Australia: Demands for excessive security and the Admiralty Act

Last Updated: 13 September 2017
Article by Andrew Tulloch

IN BRIEF: FOLLOWING A VESSEL ARREST, THIS CASE EXAMINED WHETHER THE DEMAND FOR SECURITY SOUGHT FOR THE VESSEL'S RELEASE WAS EXCESSIVE, UNREASONABLE AND WITHOUT GOOD CAUSE.

In a recent decision of Justice McKerracher in the Federal Court of Australia in Delaware North Marine Experience Pty Ltd v The Ship "Eye Spy" [2017] FCA 708, delivered on 23 June 2017, consideration was given to the principles surrounding demands for security for claims following a vessel arrest and the obligations on the arresting party.

While the lengthy judgment dealt in detail with factual and legal issues in dispute regarding damage to a chartered passenger ferry, including issues regarding vessel seaworthiness, latent defect and redelivery obligations under the charter, the underlying dispute was largely irrelevant to the issue of whether security sought for the vessel's release from arrest was excessive, unreasonable and without good cause.

LEGISLATIVE FRAMEWORK UNDER THE ADMIRALTY ACT 1988

Section 34 of the Admiralty Act 1988 (Cth) (Act) provides:

  1. Where, in relation to a proceeding commenced under this Act:
    1. a party unreasonably and without good cause:
      1. demands excessive security in relation to the proceedings; or
      2. (obtains the arrest of a ship or other property under this Act; or
    2. a party or other person unreasonably and without good cause fails to give a consent required under this Act from arrest of a ship or other property;

the party or person is liable in damages to a party to the proceeding, or to a person who has an interest in the ship or property, being a party or person who has suffered loss or damage as a direct result.

CIRCUMSTANCES WHICH LED TO THE ARREST OF THE VESSEL "EYE SPY" AND CONSEQUENT DECISIONS MADE IN THE COURT

The vessel "Eye Spy" was chartered for a minimum of 14 days from 6 February to 19 February 2015 but suffered a failure of her starboard stern tube assembly because of inadequate cooling water supply. As a result of the condition of her stern seal and a prohibition order issued by Maritime Safety Queensland on 10 February 2015, the vessel did not perform further voyages under her charter before return to the owners on 18 February 2015.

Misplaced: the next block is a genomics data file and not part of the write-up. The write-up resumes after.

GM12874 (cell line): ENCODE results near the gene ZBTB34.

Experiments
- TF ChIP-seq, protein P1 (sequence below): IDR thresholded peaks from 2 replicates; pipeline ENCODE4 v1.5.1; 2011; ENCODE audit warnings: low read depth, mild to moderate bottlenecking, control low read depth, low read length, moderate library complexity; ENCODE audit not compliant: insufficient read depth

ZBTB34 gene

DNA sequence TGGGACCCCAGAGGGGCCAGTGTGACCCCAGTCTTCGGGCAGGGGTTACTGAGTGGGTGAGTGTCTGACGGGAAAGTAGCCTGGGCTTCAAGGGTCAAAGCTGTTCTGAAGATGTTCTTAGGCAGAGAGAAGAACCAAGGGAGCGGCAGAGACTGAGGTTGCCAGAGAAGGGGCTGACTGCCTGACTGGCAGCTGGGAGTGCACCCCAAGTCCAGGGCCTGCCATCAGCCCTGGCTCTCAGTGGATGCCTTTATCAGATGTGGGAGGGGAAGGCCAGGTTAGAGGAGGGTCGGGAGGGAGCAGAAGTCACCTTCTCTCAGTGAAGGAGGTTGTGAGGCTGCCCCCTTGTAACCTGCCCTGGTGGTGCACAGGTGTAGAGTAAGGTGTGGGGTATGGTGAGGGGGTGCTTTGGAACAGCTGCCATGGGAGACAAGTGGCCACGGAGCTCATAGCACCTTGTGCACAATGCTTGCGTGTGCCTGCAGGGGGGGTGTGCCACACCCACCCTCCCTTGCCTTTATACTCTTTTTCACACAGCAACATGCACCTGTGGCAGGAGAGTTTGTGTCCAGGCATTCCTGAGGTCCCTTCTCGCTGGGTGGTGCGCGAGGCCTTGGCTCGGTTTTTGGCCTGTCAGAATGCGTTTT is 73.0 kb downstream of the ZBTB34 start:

On 31 October 2015, the plaintiff issued a letter of demand for payment of a claimed loss of $316,000 plus interest. On 26 November 2015 the plaintiff caused the vessel to be arrested in Tasmania pursuant to section 17 of the Act on a general maritime claim within the meaning of section 4 (3) (f) of the Act, that is, "a claim arising out of an agreement that relates to the carriage of goods or persons by a ship or to the use or hire of a ship, whether by charter party or otherwise".

Following the defendant's application, the Court ordered the vessel be released from arrest upon the defendant posting security of $366,000, which was done by way of cash paid into Court on the following day. The vessel was released from arrest on 27 November 2105.

On 1 April 2016, following further application by the defendant, the Court ordered that $100,000 of the security paid into Court be returned to the defendant, reducing the amount of security to $266,000. It was also ordered that the balance of the security be paid into an interest bearing account.

While the defendant originally contended that the arrest was "unreasonable and without good cause", that unjustified arrest claim was ultimately abandoned at the trial. However the claim that the demand for security was excessive continued to be pursued, along with the other issues in dispute regarding the underlying claim.

PROVISION OF SECURITY FOR THE PLAINTIFF'S CLAIM

The plaintiff maintained that its letter of demand and the issue of the Writ were not a demand for security, that the Court had fixed the amount of security and there was no evidence that the amount fixed by the Court was unreasonable or without good cause.